I haven’t posted my menu system yet because I’ve been working on some programming problems “someone” asked me to work on ;). I also moved into my new place this weekend, so I’ve been extra busy. I hope to be done with these top secret programming problems by tonight. Hopefully I’ll be able to post some code for my menu system by the end of the week.

I was looking at some other XNA code yesterday, and I think I need to look into spriteFonts. I might be able to use those instead of the bitmap font class I’m using now. spriteFonts are built in to XNA, so they might be faster. I’ll have an easier time modifying the font type, that’s for sure. More later this week…

Some Changes and Updates

Monday, March 3rd, 2008

I’ve just changed my blog size to be a little wider. I was getting tired of my code being all squished. Also, I’m using the Visual Studio 2005 add-in CopySourceAsHtml to display code in my posts. After getting it set up, you can just copy and paste right into the blogger post editor.

Catching Up

Wednesday, February 27th, 2008

I should have started this blog a while ago, because it helps your brain remember things if you flesh it out on paper.

I recently went through a tutorial called The Wizard. I think i can safely say that I didn’t like it. The design of the project starts out nicely. You’ve got your game, which has a wizard, which extends the Sprite class. Got it. They even go into spritesheets, of which the implementation details are new and useful to me. They talk about game states, and they are required for game design.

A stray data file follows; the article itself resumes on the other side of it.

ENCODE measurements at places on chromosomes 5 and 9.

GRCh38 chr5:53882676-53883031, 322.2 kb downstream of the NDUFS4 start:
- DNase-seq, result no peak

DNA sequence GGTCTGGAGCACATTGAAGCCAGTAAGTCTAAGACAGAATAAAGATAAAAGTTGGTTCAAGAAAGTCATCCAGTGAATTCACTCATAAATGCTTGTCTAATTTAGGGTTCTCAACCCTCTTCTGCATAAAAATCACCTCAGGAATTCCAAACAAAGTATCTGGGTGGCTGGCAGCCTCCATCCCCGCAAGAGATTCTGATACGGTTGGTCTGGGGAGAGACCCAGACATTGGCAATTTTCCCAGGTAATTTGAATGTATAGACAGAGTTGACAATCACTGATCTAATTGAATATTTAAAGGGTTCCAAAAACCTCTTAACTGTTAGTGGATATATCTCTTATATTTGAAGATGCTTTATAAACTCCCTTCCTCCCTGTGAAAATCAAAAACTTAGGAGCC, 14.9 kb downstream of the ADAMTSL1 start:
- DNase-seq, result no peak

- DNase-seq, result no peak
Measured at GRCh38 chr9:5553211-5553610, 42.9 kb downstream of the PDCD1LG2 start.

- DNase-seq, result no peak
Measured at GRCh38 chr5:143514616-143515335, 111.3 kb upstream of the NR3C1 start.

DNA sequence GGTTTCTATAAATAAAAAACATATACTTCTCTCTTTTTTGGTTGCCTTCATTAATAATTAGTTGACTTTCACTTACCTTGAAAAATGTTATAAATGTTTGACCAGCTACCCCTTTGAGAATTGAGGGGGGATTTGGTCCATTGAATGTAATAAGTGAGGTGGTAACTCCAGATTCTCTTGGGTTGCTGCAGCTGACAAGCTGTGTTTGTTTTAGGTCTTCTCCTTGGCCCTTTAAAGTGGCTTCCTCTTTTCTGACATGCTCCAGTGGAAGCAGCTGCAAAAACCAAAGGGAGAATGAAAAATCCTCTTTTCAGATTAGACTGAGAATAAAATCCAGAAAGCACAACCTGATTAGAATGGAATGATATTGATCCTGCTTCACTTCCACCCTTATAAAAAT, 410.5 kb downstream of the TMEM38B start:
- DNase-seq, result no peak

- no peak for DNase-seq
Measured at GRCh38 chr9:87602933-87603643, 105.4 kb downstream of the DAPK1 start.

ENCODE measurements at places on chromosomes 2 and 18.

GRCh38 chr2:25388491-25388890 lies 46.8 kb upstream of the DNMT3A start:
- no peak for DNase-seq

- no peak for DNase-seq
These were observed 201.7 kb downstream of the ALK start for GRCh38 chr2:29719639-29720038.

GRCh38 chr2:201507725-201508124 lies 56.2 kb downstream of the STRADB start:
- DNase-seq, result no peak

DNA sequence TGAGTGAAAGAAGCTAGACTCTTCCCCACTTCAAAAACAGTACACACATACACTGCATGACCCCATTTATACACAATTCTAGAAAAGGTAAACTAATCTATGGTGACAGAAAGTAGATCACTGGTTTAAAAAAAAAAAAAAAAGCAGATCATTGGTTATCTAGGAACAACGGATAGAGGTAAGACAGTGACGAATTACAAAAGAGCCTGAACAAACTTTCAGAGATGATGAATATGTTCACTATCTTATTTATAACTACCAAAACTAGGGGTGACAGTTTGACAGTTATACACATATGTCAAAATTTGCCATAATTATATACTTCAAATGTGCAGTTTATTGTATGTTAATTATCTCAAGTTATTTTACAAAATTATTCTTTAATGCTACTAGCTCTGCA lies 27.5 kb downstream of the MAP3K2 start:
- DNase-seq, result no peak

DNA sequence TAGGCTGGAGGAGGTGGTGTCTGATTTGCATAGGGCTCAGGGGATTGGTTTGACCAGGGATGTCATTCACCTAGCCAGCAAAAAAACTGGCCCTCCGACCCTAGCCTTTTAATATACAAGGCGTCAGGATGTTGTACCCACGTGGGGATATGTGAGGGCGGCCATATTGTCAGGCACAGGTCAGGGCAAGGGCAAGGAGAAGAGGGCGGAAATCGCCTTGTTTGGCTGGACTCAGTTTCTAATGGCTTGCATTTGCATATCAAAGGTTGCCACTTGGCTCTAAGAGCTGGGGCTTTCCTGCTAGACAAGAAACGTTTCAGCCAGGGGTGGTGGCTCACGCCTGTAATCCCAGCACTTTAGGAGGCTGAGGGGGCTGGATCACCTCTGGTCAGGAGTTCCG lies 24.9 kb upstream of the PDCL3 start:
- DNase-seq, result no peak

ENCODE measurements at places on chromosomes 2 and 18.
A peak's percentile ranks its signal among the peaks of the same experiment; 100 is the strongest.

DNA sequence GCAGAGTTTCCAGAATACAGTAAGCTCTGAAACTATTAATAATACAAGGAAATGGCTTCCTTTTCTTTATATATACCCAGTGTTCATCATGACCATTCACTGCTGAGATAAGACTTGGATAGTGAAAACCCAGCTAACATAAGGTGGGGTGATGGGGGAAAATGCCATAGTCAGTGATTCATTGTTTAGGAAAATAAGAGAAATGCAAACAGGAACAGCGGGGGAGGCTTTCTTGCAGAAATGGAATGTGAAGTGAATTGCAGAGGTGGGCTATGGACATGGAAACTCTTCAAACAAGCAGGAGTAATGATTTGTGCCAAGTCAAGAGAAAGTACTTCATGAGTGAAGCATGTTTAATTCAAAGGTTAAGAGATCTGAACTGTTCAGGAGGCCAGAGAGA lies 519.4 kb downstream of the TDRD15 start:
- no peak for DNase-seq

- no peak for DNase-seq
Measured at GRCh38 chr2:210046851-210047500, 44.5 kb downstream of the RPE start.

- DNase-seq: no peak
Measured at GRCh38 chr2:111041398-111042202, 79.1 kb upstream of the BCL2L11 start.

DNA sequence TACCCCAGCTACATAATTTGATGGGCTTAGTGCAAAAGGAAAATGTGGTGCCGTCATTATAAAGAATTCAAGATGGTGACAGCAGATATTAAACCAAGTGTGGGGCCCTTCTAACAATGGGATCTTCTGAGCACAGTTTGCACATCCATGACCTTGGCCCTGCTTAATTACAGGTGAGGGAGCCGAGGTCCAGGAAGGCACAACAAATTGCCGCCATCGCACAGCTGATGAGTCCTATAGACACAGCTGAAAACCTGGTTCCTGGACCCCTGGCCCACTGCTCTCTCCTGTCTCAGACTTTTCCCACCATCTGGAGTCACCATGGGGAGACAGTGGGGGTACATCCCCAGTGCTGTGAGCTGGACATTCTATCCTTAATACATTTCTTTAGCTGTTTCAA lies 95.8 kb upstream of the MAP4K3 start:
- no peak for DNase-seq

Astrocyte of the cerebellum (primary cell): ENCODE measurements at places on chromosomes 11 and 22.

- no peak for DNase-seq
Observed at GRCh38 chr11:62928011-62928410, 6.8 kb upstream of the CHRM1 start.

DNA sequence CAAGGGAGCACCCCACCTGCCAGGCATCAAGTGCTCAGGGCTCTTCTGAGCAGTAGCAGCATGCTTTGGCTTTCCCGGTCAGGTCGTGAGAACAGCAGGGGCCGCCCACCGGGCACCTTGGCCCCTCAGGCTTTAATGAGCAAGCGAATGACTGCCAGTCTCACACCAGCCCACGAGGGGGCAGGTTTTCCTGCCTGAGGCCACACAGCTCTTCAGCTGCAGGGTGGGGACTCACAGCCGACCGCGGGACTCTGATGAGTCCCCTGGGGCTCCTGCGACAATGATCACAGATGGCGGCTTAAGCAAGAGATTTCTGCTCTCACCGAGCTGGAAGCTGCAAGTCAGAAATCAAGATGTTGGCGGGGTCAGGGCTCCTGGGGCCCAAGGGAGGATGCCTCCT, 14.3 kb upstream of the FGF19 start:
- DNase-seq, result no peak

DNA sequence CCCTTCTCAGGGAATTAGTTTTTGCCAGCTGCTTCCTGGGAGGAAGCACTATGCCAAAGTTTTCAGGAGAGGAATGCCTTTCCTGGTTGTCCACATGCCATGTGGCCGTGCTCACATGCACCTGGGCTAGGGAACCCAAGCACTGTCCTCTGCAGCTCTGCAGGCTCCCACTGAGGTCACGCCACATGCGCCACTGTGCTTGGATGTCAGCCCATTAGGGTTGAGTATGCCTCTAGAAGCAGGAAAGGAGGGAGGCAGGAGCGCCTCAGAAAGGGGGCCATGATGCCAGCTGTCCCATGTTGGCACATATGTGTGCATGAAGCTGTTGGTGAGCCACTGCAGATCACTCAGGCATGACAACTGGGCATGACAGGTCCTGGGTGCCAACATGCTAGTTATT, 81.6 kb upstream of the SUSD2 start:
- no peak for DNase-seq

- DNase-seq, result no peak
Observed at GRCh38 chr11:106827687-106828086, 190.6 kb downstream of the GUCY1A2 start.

The code after that is… poor. What you end up with is a sprite you can move around on the screen, but which can only respond to a single command at a time. It’s like those old games, like Dragon Warrior, where you’d press a button and the character would move, during which you couldn’t do anything else. I don’t think any new code should result in something like that. Even the most basic tutorials on the XNA site don’t result in something like that. Then again, i bet this type of implementation would work well for a board game.

My First Post

Wednesday, February 27th, 2008

Welcome to Luke Rymarz’s blog. It’s pretty boring here right now, but I’ll have some more stuff later this week. My plan for this blog is to recount things I’ve learned in my software engineering career, so I can better lock them into my brain.

Hello world!

Monday, August 13th, 2007

Welcome to WordPress. This is your first post. Edit or delete it, then start blogging!